There is a French mfr called Socomec that makes a rotary disconnect with a side operating handle option. That product line is brand-labeled by a lot of the other major players in the disconnect market. It only goes up to 200A though with the side operating option, I don't know how big you needed. Their website does not do justice to the side operation option, but if you dig into the mounting instruction manuals you will find it.
https://www.socomec.us/datasheet/38616020/


" We are all here on earth to help others; what on earth the others are here for I don't know." -- W. H. Auden

RE: UL98 versus UL508 disconnect

(OP)
Thanks Jraef,

I actually stumbled across those Socomec disconnects when I was searching for UL 98 disconnects on Automation Direct. I would need a 60 amp disconnect (which I will likely fuse for 50 amps) for the panel I'll be building first, and a 100 amp disconnect (which I will likely fuse for 80 amps) for the panel I'll be building second. For the 60 amp version, photos and product literature make me think that what Schneider Electric calls the GS2GU3N is likely the same part.

Not having the disconnect handle on the enclosure door would definitely make it easier for me to fit the other components I'll need on the enclosure door. I just have one more question.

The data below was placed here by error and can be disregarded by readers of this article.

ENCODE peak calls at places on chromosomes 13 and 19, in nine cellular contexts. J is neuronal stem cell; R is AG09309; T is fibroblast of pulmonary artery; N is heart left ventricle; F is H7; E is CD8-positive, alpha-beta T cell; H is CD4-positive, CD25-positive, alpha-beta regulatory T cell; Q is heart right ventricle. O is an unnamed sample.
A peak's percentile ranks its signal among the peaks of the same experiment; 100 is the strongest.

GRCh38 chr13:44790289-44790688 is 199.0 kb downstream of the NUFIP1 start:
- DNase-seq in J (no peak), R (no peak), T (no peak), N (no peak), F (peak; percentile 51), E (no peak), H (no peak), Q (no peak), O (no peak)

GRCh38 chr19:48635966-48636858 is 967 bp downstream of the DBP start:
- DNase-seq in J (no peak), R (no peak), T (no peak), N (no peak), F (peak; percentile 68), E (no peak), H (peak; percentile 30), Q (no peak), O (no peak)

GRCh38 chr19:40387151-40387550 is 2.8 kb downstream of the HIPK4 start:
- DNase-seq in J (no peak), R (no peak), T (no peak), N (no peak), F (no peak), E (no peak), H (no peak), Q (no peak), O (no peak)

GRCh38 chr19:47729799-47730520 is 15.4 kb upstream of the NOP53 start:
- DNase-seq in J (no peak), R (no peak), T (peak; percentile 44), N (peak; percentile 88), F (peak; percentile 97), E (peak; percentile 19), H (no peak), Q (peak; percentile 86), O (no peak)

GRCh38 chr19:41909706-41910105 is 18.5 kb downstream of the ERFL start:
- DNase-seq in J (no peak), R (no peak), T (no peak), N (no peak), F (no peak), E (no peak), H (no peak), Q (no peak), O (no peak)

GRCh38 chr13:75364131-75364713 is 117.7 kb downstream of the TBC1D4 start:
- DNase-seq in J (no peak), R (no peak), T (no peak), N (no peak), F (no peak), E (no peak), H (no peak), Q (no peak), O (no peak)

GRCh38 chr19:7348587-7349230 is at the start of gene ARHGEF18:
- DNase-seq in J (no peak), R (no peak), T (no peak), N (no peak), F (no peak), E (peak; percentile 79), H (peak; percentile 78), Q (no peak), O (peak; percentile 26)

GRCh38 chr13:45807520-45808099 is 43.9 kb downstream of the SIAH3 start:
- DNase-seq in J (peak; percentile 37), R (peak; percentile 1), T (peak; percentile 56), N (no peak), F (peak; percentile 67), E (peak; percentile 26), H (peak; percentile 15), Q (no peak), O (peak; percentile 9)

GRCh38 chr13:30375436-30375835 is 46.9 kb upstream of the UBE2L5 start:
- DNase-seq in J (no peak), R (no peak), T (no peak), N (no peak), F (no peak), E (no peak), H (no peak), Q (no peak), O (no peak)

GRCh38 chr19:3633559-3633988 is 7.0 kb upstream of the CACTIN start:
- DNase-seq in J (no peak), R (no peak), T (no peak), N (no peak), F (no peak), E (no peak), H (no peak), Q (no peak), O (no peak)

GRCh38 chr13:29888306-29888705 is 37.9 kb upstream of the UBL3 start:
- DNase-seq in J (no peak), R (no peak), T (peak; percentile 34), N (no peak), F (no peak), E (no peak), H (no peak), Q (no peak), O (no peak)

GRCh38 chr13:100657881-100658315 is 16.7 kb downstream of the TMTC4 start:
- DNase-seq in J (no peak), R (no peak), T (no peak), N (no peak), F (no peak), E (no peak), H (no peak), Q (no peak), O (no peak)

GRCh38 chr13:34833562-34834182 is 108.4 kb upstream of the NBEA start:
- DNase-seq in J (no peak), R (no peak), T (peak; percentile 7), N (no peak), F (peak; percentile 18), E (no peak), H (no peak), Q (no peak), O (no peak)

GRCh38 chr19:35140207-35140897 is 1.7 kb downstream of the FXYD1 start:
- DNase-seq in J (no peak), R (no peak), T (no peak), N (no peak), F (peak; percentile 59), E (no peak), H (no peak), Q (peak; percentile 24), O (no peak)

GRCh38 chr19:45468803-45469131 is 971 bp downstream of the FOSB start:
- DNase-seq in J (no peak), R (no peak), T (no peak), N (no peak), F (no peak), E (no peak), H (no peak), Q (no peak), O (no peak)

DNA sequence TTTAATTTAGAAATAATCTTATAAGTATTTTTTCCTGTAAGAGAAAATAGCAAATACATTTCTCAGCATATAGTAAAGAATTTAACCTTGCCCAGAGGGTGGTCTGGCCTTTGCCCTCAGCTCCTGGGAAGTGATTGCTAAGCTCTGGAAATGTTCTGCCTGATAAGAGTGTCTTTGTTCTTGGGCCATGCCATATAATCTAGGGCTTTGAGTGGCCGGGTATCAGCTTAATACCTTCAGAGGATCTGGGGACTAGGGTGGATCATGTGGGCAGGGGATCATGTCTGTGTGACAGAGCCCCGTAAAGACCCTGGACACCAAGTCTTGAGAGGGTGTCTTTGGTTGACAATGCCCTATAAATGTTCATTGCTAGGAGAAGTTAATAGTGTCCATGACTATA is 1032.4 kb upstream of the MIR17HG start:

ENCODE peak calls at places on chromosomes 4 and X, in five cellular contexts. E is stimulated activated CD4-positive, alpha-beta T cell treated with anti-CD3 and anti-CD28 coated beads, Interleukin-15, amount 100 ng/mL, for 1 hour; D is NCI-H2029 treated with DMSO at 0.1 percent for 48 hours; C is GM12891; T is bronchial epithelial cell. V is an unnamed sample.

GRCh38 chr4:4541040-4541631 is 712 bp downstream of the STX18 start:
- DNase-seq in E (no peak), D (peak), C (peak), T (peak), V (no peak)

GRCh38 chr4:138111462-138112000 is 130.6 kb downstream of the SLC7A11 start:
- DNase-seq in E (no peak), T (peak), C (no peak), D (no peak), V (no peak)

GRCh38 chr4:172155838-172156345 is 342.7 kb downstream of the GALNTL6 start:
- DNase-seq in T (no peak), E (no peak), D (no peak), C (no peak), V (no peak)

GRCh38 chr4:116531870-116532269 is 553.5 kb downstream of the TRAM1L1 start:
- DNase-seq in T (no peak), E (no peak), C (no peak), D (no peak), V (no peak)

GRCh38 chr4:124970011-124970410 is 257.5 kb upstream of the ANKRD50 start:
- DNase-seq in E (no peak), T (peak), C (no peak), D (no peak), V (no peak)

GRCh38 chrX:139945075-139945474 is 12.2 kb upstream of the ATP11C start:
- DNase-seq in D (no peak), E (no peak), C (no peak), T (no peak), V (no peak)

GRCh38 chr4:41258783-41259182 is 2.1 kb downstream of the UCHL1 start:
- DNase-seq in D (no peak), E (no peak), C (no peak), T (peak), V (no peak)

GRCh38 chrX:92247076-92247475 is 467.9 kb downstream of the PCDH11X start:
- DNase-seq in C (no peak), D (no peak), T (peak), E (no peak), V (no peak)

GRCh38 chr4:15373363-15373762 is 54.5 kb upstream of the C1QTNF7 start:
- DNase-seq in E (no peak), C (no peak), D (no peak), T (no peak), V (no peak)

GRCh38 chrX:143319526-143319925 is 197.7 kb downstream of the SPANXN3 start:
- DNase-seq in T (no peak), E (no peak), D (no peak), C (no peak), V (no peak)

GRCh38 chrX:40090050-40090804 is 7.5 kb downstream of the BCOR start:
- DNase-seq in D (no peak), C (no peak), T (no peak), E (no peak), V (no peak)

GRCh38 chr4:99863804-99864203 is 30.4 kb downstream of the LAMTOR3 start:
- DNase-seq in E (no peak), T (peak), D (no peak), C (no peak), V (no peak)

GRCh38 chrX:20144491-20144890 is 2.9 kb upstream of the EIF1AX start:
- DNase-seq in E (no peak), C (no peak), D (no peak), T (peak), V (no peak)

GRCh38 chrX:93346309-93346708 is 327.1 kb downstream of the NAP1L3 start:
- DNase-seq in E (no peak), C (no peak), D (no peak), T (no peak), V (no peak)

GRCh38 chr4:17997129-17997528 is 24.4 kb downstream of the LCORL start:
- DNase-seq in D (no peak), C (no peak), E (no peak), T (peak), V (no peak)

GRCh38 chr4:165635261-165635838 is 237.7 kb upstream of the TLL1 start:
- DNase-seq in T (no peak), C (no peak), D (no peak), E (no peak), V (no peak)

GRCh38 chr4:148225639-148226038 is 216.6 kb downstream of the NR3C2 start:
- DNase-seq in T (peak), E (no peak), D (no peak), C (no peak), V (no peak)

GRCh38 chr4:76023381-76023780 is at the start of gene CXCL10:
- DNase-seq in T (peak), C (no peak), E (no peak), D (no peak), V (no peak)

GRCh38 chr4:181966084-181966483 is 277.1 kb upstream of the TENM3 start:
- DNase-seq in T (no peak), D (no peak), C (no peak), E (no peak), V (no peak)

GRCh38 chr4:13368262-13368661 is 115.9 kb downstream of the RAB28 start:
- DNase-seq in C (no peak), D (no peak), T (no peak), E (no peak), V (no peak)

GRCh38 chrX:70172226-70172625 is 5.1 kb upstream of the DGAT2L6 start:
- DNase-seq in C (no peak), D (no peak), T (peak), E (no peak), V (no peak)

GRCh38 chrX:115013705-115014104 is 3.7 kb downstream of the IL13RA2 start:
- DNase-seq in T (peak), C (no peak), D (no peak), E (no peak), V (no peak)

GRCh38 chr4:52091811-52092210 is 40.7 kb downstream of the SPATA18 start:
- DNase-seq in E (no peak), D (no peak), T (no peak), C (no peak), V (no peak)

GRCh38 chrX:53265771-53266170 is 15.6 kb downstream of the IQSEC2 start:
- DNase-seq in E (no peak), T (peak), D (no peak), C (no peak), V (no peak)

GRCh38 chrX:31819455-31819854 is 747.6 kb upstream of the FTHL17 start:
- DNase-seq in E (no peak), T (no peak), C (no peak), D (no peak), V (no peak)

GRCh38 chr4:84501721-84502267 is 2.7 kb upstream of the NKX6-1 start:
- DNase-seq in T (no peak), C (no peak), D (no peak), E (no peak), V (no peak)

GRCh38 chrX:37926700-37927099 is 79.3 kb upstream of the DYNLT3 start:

With the handle on the enclosure door, a tool would be required to open the door with power on. I put the handle on the side, one would be able to open the door while powered without using a tool (unless I took other measures to prevent this). It seems like this would sacrifice some kind of rating, wouldn't it?

Thanks again for all your help.

Best regards,
Pual



RE: UL98 versus UL508 disconnect

I'd have to look to make sure, but I'm pretty sure some kind of handle to door interlock is required, and it either can be or has to be bypass-able using a tool.

RE: UL98 versus UL508 disconnect

It's been a long time but he panels that I remember needed a tool, usually a screwdriver, to open the door with the switch closed.
When the door was open, the switch could be closed without the use of a tool.

--------------------
Ohm's law
Not just a good idea;
It's the LAW!

RE: UL98 versus UL508 disconnect

No absolutely you need a tool to unlock the door if the handle is in the On position, it’s part of the UL98 requirements for any style of disconnect.

In addition, NFPA-79 Standard for Industrial Controls requires that when the door is open, the disconnect must have a way to operate the mechanism WITHOUT a tool. The flange mount disconnects satisfy that inherently, the through-door type must have a special added interior handle mechanism to meet this requirement, often sold as an “NFPA-79 accessory handle” that you pay extra for.


" We are all here on earth to help others; what on earth the others are here for I don't know." -- W. H. Auden